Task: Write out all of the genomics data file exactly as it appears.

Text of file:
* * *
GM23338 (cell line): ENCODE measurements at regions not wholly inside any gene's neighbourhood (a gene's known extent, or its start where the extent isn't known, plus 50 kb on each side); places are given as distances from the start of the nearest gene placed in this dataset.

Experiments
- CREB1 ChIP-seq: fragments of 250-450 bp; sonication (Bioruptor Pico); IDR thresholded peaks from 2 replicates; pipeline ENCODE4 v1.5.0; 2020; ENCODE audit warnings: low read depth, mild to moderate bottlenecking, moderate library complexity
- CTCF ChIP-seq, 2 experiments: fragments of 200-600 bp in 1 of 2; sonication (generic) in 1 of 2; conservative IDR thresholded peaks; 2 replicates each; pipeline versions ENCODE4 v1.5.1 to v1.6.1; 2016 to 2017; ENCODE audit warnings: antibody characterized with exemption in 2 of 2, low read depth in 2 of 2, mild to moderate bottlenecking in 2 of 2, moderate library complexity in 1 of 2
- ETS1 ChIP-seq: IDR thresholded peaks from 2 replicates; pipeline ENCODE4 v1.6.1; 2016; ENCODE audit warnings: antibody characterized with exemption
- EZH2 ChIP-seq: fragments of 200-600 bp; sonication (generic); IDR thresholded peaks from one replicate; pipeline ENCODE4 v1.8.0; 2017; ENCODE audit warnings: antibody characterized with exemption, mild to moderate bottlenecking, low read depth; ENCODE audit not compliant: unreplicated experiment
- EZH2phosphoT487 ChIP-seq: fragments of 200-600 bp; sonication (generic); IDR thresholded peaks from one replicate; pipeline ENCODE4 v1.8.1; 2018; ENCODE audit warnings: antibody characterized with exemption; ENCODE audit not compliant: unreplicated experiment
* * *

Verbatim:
GM23338 (cell line): ENCODE measurements at regions not wholly inside any gene's neighbourhood (a gene's known extent, or its start where the extent isn't known, plus 50 kb on each side); places are given as distances from the start of the nearest gene placed in this dataset.

Experiments
- CREB1 ChIP-seq: fragments of 250-450 bp; sonication (Bioruptor Pico); IDR thresholded peaks from 2 replicates; pipeline ENCODE4 v1.5.0; 2020; ENCODE audit warnings: low read depth, mild to moderate bottlenecking, moderate library complexity
- CTCF ChIP-seq, 2 experiments: fragments of 200-600 bp in 1 of 2; sonication (generic) in 1 of 2; conservative IDR thresholded peaks; 2 replicates each; pipeline versions ENCODE4 v1.5.1 to v1.6.1; 2016 to 2017; ENCODE audit warnings: antibody characterized with exemption in 2 of 2, low read depth in 2 of 2, mild to moderate bottlenecking in 2 of 2, moderate library complexity in 1 of 2
- ETS1 ChIP-seq: IDR thresholded peaks from 2 replicates; pipeline ENCODE4 v1.6.1; 2016; ENCODE audit warnings: antibody characterized with exemption
- EZH2 ChIP-seq: fragments of 200-600 bp; sonication (generic); IDR thresholded peaks from one replicate; pipeline ENCODE4 v1.8.0; 2017; ENCODE audit warnings: antibody characterized with exemption, mild to moderate bottlenecking, low read depth; ENCODE audit not compliant: unreplicated experiment
- EZH2phosphoT487 ChIP-seq: fragments of 200-600 bp; sonication (generic); IDR thresholded peaks from one replicate; pipeline ENCODE4 v1.8.1; 2018; ENCODE audit warnings: antibody characterized with exemption; ENCODE audit not compliant: unreplicated experiment